* * * * *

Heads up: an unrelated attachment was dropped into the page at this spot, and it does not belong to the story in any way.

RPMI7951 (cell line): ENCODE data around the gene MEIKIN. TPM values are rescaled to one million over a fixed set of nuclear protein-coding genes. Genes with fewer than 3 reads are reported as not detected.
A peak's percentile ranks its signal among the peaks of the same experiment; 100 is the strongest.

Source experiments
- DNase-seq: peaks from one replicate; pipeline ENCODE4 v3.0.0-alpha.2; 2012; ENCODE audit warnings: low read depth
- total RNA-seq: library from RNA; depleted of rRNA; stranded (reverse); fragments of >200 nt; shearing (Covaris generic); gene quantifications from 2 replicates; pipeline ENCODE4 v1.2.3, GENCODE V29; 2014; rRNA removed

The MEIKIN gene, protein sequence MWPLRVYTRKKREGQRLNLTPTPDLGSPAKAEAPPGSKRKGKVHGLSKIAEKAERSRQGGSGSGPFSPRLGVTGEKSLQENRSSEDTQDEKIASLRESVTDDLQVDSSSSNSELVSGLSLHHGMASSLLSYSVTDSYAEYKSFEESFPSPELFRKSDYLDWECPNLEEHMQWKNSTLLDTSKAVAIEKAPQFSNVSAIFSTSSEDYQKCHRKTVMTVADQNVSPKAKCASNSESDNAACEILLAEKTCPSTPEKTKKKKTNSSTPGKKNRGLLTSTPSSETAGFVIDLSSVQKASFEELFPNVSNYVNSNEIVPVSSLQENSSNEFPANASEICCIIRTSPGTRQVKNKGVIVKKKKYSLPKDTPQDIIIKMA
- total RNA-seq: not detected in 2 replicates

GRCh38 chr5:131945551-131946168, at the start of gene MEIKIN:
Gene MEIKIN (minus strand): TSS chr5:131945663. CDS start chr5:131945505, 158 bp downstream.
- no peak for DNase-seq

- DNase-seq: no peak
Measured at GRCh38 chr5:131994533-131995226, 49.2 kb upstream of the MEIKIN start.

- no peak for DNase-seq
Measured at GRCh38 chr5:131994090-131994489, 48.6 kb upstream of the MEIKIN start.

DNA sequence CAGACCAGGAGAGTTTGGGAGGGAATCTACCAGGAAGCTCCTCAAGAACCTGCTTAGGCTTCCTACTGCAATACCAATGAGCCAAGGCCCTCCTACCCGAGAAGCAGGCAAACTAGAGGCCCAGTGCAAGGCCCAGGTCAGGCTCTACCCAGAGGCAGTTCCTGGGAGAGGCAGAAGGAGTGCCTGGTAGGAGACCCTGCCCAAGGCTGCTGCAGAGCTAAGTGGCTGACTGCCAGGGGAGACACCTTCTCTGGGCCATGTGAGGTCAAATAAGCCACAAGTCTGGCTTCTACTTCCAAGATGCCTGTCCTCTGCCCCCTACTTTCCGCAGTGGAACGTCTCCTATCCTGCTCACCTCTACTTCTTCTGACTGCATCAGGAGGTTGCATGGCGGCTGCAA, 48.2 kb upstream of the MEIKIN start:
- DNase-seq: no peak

He didn't know how many weeks he spent in that bed. Most of the time he slept. Sometimes entire days would go by without him opening his eyes. One day a man came to see him. He thought it was the same one in the hooded cloak he saw earlier, but couldn't be sure. The man had an uneasy demeanor, and was less friendly than the woman. He had a paler complexion, and was heavily built. "I'm a cavalryman of Turma II," the man began, taking a seat on a stool next to the bed. "Only a few of our unit survived the battle. Our decurion was killed... we got detached from the main army. Without anyone to give orders, and afraid we might wander too far and be spotted by Cineran guards, we headed back to the village." The cavalryman stared at him, hesitating. He nodded for the man to continue. "My men are waiting outside. I heard that there was another of our number in town, an officer, that this one might have information that might help us. Sir, I need to know where the main army is camped, that we may rejoin them." The door swung open, the woman standing in the doorway. Seeing the man she nodded quickly and stepped back into the hallway to wait. The man leaned closer to hear his response. "The army... orders were..." He cringed as pain seized his forehead. Strange, his head had been fine for a couple of days now. "After the battle we headed..." Another, more powerful burst. "The centurion..." Again. Exhausted, he closed his eyes. The man and woman exchanged troubled glances. Finally the woman spoke. "Perhaps this isn't the best time," she said. "It looks like he hasn't recovered as quickly as I thought. We shouldn't push him." She put what she was carrying on the nightstand and whispered something to the man. He whispered back. "All right," said the cavalryman, managing an unconvincing smile. "We weren't planning to head out until tomorrow anyway. Shall I return next morning?" The woman spoke for him. "That would be great. I'm sure whatever he's having now will be gone by then." He nodded weakly. "Thanks," said the man, and turned to leave. The woman followed him. He muttered something as he reached the door, and she smiled and whispered something back. The door banged shut behind them.